For now, focus on this February 18, 2013 Advertising Age quote from Keith Reinhard, chairman emeritus of DDB Worldwide (a top advertising firm). He's speaking of where the radio industry sits in importance to advertisers in an explanation of why music isn't such a central part of advertising today: "Is it because of shorter commercial lengths or the lesser importance of radio in launching and sustaining an advertising campaign?"

Let's leave with a series of quotes from Radio Ink Magazine, a leading industry publication that vacillates between pushing radio forward (for which I give great respect) and providing excuses for radio's lack of forward movement. For all who are in internet radio today, this passage from Radio Ink, posted on January 2012, is possibly the biggest reason your future is solid: "Bill Koenigsberg is the President, CEO and Founder of Horizon Media, one of the largest independent media agencies in the world."

Radio Ink continues: "For what seems like decades, radio has only been able to muster up about 7% of an advertiser's budget. So we asked Koenigsberg what it was going to take for radio to increase that number."

Mr. Koenigsberg, literally, gave a road map to the answer: "I think return of investment proof and engagement proof is critical." It has not been followed by radio. But that's not important now. What you need to read are the comments made by those in the radio industry following his answer. These are typical:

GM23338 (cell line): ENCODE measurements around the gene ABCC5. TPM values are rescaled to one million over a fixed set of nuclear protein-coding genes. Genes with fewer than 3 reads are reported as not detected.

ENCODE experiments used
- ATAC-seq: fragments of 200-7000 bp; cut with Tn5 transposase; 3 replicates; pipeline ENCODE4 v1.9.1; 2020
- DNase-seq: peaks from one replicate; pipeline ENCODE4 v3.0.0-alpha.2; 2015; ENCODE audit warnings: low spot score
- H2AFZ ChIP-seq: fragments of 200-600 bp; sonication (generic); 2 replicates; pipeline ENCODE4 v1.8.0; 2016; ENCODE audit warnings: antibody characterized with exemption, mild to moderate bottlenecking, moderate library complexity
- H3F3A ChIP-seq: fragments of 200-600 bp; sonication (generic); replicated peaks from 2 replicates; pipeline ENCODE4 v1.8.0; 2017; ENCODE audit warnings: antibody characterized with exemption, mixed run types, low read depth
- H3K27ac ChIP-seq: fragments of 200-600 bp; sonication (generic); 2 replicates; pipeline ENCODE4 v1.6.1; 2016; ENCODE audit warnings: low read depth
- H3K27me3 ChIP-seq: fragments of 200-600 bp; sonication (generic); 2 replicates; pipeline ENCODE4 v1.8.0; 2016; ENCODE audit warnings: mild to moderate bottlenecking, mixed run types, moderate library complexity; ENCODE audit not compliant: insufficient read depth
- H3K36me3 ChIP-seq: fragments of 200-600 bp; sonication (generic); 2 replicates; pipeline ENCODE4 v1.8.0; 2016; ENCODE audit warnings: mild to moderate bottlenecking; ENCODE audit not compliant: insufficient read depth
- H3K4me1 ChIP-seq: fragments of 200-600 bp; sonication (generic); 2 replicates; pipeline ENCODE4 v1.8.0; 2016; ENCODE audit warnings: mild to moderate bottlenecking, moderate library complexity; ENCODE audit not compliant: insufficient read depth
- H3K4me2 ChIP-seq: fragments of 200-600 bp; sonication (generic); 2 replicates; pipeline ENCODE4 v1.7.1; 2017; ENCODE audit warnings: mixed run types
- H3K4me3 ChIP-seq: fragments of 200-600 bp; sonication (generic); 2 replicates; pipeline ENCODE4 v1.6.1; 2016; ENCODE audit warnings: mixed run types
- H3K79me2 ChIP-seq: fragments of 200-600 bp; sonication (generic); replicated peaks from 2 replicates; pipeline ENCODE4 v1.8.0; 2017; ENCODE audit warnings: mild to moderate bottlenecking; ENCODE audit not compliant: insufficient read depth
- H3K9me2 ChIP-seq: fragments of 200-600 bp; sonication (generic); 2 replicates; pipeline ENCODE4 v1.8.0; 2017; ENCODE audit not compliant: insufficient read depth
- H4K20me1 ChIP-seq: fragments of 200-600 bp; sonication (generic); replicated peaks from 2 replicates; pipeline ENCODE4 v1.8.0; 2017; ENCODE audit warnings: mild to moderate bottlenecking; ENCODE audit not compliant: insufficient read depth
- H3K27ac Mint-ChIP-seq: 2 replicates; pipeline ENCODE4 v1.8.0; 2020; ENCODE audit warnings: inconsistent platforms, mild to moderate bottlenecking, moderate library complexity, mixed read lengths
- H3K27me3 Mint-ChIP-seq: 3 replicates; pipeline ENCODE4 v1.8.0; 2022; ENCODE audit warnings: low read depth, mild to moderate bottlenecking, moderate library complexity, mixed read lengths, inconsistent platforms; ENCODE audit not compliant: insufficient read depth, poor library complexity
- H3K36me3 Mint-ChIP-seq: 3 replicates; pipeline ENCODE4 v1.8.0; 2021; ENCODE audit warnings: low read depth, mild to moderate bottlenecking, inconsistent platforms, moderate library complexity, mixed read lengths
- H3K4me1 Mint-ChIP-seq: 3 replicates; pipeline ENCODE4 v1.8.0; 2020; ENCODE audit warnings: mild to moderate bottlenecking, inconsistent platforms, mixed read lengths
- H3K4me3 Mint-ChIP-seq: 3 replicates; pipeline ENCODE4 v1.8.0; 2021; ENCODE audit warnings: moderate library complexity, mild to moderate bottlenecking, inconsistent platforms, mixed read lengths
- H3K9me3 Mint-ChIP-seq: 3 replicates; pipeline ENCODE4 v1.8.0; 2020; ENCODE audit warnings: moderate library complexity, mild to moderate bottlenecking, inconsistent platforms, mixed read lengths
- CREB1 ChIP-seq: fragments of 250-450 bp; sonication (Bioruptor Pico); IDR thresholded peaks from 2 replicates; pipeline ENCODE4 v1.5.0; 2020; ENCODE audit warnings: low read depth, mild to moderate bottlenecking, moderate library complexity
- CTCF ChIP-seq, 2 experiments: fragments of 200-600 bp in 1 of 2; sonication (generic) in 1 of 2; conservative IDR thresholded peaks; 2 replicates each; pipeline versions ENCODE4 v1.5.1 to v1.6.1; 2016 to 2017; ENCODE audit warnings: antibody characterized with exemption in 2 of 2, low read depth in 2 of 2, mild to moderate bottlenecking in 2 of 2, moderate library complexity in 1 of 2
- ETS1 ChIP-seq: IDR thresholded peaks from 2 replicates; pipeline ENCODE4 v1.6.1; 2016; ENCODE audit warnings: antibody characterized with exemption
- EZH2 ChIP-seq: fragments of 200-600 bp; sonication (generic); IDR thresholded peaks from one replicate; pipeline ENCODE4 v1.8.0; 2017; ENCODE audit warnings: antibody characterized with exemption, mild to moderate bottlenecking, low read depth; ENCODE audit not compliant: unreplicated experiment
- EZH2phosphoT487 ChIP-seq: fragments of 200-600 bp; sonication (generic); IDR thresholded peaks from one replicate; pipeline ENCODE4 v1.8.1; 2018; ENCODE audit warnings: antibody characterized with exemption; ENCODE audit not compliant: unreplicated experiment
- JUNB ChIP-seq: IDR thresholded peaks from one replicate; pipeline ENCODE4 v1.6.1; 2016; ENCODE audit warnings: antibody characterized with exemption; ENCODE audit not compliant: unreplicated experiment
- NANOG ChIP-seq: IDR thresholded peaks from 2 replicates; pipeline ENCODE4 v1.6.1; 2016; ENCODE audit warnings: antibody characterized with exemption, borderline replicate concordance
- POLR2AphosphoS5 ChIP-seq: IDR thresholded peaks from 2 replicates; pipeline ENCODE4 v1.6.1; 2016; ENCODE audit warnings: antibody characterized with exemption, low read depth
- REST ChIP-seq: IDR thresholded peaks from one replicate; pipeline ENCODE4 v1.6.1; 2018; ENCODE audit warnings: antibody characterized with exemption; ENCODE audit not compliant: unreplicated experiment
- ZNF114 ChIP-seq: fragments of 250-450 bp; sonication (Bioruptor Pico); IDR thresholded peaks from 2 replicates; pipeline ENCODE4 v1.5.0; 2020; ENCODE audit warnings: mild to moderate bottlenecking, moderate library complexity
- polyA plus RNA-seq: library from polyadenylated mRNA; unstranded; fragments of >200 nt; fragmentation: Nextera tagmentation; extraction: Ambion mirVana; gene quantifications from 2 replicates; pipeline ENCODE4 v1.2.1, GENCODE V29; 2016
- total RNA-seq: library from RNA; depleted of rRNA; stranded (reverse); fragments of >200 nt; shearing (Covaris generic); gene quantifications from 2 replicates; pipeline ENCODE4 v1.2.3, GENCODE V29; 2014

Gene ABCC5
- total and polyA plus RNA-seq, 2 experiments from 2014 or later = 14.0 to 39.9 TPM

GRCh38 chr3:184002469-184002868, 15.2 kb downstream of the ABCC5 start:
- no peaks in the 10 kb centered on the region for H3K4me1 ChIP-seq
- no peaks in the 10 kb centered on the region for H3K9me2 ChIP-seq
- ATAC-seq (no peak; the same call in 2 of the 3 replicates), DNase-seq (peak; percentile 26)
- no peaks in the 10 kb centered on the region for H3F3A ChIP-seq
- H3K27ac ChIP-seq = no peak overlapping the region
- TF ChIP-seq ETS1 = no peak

1) "No need to reinvent the wheel. Everything that you need to know about radio success is available by studying what was successful in the past."

2) "But radio is intrusive! It's the advertisers who need to reinvent themselves...."

Each are examples of dismissing the new audio reality.

For internet radio operators, your future is going to be one of challenge - but it won't come from broadcasters. Internet radio holds potential to supply all of the elements that advertisers want and that terrestrial radio has ignored. Implementing these will be the hurdles online radio faces, and they are high hurdles (to be discussed here soon).

As an internet radio operator all you need do is be prepared, and wait. When new dashboards become common in cars, radio, as the radio industry paints its picture, will cease to exist. Those who embrace accountability in advertising and programming will simply step in to fill its void. Like electronic invoicing, proof of ROI is what has been asked of, and ignored by, the radio industry since the turn of this century.

The change that's coming will be similar to those horses finally getting out of the way, with automobiles - in those pictures above - analogous to digitally-delivered audio programs.

Tomorrow's successful internet stations will be run by people who understand broadcast-style radio is dead.

Long live radio online.

While the broadcast side of radio has a near lockout on indie artists, introducing music is open wide to internet stations.
A Spiritual Music artist to consider: Skylar Kaylyn.
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Skylar Kaylyn

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We listen for songs that evoke emotion; fast, slow, female, male, group, it doesn't matter. When an artist has the power to please, they should be given a chance to be heard.

Give Skylar Kaylyn's "Happy Ever After" a listen.

Add it to your playlist, free! Such is the new world of music distribution.

The radio industry had its shot. It's time internet radio programmers take a chance and reach into a huge pile of talent. It is there that new hit songs will increasingly be found.